It was understood even in the Georgian period of our history that chimneys had to be brush cleaned. Way back to the 17th century the Master Sweep of the day would employ small boys to climb and scramble up chimneys. The task for these climbing boys was to brush clean the inside of the flue with small hand-held brushes. They also used metal scrapers to remove the harder tar deposits left by wood or log fire smoke.
The boys were apprentices and were bound to the trade as young as seven years old. A Master was paid a fee to clothe, keep and teach the child his trade. Sweeps’ Boys were usually parish children or orphans, though others were sold into the trade by their families. Some grew up to be Journeymen (assistants to the Master), the remainder were put out to various trades to try to learn a new occupation. In London, there was a London Society of Master Sweeps with its own set of rules, one of which included that boys were not required to work on Sundays but had to attend Sunday School to study, learn and read the Bible.
However, conditions for the boys were harsh and often cruel. They slept in cellars on bags of soot and were seldom washed. Years of accumulated soot and grime often produced cancer of the testicles. It was a dangerous and filthy job for the boys to undertake, especially without the protection of safety clothing and respirators. Sadly there are recorded instances where these Climbing Boys choked and suffocated to death by dust inhalation whilst attempting to clean chimneys. Casualties were also frequent as boys became stuck in narrow flues or fell from climbing rotten chimney stacks.
It took many years and campaigns before Acts of Parliament finally approved by the House of Lords outlawed the use of Climbing Boys. In 1864 Lord Shaftesbury brought in the “Act for the Regulation of Chimney Sweepers” which established a penalty of £10.00 for offenders.
In the early part of the 18th century various types of chimney cleaning methods were being developed. An engineer from Bristol, Mr. Joseph Glass, is widely recognized as the inventor of chimney cleaning equipment, which has become universal even to this day. This was the design and introduction of canes and brushes, which could be pushed and propelled up from the fireplace into the chimney above. Early canes were made of malacca and imported from the East Indies. Brushes were made of whale bones, no nylon or polypropylene.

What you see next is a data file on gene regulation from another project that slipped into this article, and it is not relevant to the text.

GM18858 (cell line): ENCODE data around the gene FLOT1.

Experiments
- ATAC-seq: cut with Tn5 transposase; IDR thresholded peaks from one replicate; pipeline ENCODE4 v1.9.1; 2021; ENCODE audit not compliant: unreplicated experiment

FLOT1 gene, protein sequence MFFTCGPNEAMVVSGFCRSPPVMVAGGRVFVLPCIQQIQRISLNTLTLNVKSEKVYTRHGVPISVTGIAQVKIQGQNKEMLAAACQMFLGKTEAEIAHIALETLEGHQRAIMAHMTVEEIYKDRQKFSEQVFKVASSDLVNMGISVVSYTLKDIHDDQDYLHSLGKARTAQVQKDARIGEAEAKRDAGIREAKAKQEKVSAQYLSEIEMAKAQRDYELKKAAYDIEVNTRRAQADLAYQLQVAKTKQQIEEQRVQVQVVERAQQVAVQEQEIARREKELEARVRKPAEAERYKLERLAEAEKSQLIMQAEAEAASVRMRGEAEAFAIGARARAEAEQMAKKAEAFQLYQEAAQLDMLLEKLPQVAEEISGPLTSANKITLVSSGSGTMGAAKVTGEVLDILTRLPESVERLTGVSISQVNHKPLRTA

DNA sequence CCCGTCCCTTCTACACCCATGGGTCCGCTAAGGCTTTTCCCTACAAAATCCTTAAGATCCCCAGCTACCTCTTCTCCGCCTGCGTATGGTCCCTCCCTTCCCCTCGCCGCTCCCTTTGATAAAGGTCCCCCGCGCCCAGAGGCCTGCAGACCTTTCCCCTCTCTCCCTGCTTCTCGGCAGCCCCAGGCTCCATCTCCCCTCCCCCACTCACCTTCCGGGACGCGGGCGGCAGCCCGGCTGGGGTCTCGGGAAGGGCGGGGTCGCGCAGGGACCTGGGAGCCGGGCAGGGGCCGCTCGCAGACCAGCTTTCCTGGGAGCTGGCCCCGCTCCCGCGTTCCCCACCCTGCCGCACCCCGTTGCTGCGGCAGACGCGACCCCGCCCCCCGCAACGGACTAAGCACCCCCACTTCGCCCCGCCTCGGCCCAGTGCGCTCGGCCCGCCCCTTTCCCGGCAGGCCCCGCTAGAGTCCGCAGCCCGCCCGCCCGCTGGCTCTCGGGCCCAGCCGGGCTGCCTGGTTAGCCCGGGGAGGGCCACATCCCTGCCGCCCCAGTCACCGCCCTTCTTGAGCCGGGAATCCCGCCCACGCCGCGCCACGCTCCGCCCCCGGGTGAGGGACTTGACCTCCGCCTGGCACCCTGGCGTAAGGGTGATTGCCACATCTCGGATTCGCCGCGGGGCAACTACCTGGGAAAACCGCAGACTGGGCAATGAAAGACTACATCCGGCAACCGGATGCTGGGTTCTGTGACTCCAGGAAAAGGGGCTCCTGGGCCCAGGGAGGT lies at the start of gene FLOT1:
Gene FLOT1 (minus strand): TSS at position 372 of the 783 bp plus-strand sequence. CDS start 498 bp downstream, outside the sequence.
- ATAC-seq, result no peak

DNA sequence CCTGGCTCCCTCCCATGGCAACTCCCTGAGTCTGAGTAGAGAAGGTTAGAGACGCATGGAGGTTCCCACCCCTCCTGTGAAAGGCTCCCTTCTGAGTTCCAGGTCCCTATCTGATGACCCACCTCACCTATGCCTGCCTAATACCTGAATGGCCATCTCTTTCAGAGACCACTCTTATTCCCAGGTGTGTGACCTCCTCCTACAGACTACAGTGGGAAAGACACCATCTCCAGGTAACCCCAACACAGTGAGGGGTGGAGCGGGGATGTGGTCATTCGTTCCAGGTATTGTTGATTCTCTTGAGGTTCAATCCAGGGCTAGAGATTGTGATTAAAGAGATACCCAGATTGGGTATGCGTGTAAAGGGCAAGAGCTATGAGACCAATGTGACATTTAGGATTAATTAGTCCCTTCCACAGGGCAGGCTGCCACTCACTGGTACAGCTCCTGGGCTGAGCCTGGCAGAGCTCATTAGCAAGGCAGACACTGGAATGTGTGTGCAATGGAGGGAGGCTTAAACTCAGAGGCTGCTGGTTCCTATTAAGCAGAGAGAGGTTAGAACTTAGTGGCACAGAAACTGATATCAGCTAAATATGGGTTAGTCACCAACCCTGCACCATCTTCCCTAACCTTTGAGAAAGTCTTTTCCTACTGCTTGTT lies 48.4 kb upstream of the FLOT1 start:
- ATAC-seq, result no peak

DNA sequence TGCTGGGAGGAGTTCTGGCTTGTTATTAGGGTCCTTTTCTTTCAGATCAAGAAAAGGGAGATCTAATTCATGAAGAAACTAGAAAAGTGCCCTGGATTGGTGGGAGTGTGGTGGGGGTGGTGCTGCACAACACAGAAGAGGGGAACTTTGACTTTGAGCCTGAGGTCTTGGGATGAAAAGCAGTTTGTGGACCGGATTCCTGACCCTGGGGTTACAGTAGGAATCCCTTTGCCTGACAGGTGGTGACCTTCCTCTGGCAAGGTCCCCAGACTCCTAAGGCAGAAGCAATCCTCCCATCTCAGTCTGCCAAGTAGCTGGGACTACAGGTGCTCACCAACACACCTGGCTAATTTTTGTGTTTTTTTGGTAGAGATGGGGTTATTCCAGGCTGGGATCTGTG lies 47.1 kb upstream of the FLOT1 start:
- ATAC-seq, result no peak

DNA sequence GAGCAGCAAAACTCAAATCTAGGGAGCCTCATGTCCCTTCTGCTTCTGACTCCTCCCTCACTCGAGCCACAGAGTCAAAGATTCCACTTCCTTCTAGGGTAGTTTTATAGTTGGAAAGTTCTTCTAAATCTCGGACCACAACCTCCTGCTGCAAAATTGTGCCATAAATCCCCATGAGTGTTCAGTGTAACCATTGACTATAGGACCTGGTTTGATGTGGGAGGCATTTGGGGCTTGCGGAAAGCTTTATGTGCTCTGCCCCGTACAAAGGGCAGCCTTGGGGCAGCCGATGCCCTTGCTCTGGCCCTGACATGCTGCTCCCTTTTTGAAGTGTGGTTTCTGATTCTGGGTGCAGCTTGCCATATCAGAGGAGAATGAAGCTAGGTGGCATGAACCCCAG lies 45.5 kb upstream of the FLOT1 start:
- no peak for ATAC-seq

The other method of cleaning flues that was developed originally came from the Continent – Europe. This was the ball, brush and rope system which was lowered down from the top of the chimney. The weight of the lead or iron ball pulls the brush down, thus cleaning the chimney. This procedure is still used widely in Scotland even today. This is because of the historical contacts Scotland had with Europe. With the Industrial Revolution and ever greater demand for coal production, chimney sweeps grew in numbers. In Victorian London, there were over 1,000 chimney sweeps serving the area.
The continued expansion of coal as the main fuel for domestic heating ensured that the sweeping trade flourished. This was right up to the early 1960s when gas began to be installed and replace coal as a source of domestic heating. The switch to gas continued in the seventies and many of the old established family sweeps retired or gave up the business. Until this period, sweeps had traditionally cleaned only coal, wood and oil chimneys. Public awareness of the need for clean, safe and clear chimneys was almost non-existent. Carbon monoxide poisonings from blocked chimneys began to be noticed.
Above text copyright Martin Glynn. Used without permission.